Apprentices 'often not wearing gloves' at windscreen academy
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Apprentices at an academy training them to repair windscreens and vehicle glass often did not wear protective equipment like gloves or sleeves, an education watchdog has said.
Ofsted said the Independent Windscreen Academy Ltd in Colchester had made insufficient progress after a monitoring visit in December 2021.
The academy, which trades as the Automotive Glazing Academy, says inspectors did not visit any learners on site and Ofsted’s findings came from feedback from a trainer.
The Ofsted report continued to say staff and apprentices do not carry out work without the correct equipment.
The Independent Windscreen Academy is an independent learning provider, which started to provide the level 3 automotive glazing technician standard-based apprenticeship for directly funded apprentices in November 2019.
According to an Ofsted report published on February 2, leaders at the academy had not delivered an “effective” safeguarding culture, for example the designated safeguarding officer had not completed “suitable” training.
A section read: “Leaders have been slow to protect apprentices against the immediate health and safety work risks that place them at harm.
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“Apprentices often do not wear the appropriate personal protective equipment, such as cut-resistant gloves and sleeves.
“This puts apprentices at severe risk of injury at work.”
Additionally, the report said a coherent programme had not been implemented, apprentices were not ensured to receive off-the-job training and they and employers did not have a clear understanding of training expectations.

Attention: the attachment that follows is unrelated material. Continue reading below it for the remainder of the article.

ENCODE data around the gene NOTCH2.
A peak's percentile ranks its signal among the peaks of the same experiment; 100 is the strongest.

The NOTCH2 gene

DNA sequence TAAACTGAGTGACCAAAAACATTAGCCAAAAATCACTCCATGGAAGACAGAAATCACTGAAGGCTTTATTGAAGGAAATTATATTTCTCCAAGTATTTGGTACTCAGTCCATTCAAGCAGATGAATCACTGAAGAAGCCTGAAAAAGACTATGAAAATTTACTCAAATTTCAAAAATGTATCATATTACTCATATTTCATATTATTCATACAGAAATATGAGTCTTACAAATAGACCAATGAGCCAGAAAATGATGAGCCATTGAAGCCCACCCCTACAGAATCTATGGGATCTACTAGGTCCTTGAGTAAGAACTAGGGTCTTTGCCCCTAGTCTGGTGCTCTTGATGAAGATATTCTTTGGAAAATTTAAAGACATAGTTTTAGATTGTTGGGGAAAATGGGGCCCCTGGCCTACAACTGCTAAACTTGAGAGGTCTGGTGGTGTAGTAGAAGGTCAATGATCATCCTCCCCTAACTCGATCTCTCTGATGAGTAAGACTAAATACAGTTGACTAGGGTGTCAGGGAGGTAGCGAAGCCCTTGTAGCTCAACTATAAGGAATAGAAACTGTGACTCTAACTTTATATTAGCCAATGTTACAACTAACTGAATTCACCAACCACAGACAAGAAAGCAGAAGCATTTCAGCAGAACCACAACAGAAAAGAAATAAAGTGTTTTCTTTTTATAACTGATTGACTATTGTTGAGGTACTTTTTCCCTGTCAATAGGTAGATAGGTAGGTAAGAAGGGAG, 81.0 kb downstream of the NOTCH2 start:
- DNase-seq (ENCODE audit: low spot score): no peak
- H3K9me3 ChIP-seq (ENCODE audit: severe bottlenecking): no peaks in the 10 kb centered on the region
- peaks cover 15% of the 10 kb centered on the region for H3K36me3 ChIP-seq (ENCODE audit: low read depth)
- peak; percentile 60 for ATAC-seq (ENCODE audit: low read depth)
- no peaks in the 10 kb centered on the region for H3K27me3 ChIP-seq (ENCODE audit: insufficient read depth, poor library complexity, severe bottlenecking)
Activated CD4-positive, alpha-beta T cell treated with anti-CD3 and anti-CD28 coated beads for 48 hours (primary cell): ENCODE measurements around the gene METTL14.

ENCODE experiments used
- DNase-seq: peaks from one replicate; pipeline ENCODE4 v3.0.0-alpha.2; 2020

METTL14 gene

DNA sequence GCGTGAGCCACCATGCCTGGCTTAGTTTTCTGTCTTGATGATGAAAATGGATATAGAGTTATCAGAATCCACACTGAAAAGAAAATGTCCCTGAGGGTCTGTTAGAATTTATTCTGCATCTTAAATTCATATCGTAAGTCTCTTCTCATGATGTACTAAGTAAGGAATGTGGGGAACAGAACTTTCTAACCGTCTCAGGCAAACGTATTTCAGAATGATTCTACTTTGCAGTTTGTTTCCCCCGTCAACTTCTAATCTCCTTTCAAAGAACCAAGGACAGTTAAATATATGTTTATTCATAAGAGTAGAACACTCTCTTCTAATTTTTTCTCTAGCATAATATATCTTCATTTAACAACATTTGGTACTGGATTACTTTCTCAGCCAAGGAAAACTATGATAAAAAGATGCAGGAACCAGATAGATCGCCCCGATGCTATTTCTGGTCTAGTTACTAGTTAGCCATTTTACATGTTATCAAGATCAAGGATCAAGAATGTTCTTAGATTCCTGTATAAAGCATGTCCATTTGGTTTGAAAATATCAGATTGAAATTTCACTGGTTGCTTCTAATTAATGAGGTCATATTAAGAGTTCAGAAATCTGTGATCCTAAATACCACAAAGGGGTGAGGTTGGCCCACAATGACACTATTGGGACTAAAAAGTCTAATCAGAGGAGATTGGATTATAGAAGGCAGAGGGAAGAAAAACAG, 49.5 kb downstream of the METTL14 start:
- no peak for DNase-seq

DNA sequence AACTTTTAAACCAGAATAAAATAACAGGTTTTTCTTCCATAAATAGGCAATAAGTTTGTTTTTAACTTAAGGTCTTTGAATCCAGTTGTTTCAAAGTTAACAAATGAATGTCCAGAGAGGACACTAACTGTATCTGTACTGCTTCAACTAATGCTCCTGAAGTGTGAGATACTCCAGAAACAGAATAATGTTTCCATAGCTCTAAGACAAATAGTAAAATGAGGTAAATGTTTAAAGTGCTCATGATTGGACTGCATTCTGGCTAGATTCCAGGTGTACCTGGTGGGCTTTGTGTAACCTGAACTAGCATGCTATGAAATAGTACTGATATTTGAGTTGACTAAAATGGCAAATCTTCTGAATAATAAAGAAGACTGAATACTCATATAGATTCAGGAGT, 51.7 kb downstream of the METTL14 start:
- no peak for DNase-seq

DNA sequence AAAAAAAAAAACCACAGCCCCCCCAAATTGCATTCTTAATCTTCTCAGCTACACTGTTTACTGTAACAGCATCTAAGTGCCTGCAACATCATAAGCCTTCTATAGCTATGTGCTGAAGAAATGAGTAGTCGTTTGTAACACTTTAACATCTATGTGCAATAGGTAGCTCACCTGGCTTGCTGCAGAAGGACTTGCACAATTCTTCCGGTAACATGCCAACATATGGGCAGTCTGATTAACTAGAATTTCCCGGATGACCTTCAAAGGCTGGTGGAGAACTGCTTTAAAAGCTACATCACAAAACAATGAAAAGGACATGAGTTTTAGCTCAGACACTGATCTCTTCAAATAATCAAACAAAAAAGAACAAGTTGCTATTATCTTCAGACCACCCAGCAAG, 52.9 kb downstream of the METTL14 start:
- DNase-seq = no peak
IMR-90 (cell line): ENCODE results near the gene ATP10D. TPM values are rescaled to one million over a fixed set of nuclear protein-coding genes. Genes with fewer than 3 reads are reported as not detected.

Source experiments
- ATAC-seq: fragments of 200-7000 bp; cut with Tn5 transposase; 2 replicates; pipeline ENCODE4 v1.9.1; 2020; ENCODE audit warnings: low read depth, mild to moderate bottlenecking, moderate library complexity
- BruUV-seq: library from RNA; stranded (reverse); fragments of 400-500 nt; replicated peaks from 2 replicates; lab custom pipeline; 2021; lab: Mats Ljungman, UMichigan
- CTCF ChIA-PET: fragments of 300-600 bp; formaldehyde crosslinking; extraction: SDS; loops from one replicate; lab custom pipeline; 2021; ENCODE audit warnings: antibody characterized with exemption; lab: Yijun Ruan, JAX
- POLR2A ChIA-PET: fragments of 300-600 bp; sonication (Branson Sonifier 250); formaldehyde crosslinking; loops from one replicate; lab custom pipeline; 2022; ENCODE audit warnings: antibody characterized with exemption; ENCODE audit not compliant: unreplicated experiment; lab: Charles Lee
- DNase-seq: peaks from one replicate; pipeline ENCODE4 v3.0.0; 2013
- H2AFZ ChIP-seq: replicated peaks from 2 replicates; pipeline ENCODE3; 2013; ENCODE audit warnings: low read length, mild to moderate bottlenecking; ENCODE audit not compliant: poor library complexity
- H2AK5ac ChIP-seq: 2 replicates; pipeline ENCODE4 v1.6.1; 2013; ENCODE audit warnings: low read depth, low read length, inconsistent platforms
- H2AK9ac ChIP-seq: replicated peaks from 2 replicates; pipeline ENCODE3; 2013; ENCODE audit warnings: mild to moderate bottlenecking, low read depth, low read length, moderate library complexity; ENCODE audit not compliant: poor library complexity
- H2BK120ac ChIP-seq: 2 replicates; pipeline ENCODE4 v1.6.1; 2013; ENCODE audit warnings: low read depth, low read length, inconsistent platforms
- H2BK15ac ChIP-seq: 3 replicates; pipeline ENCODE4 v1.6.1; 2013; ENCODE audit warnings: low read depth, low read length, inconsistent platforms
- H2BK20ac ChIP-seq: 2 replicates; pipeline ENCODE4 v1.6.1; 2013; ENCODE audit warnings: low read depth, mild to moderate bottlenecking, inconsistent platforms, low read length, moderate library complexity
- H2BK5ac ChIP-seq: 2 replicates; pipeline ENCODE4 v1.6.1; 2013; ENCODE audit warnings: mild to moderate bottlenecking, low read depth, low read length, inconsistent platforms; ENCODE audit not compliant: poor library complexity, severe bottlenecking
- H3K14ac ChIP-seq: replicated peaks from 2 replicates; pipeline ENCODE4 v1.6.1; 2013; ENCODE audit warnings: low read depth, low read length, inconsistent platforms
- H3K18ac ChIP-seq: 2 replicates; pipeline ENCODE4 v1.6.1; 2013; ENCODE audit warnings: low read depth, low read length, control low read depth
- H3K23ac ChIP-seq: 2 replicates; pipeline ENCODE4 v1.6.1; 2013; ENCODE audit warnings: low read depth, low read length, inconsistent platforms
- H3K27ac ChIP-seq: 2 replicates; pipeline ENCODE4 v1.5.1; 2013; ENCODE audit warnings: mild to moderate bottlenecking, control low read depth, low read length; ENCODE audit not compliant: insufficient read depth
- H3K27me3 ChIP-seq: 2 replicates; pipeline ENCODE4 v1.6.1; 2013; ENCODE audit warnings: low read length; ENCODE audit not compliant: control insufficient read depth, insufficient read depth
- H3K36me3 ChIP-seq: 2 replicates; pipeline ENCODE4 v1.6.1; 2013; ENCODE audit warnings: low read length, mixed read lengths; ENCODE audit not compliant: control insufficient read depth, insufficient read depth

Consequently, apprentices were making slow progress.
Apprentices had a “very poor” learning experience throughout the programme and there is no clear plan on how this will be improved, the report continued.
Most apprentices need to receive English and Maths qualifications as part of their apprenticeship, but according to the report training for this had not been received.
However, academy leaders did have well-established links with employers and recruited apprentices into appropriate jobs.
But individualised programmes were still lacking, the report continues.
Maria Charlton, director at the Automotive Glazing Academy, said in a statement: “We advised the employer that we could not carry out assessments on the apprentices based on the fact the employee did not have the required PPE and this is what was reported to the Ofsted inspectors to demonstrate how we as a trainer provider support the industry in regards to safety and good practice.
“None of our learners or my staff would ever carry out any glazing work without the relevant PPE, the Ofsted inspectors did not visit any of our learners on site, the comment was made on feedback from one of our trainers who told them we as a trainer provider have challenges with employers who are not providing the correct PPE, but once advised they action it where we are able to proceed with our delivery.
“We are passionate about our delivery in Automotive Glazing and have many examples of companies practising safe and competent technicians trained in this skill.”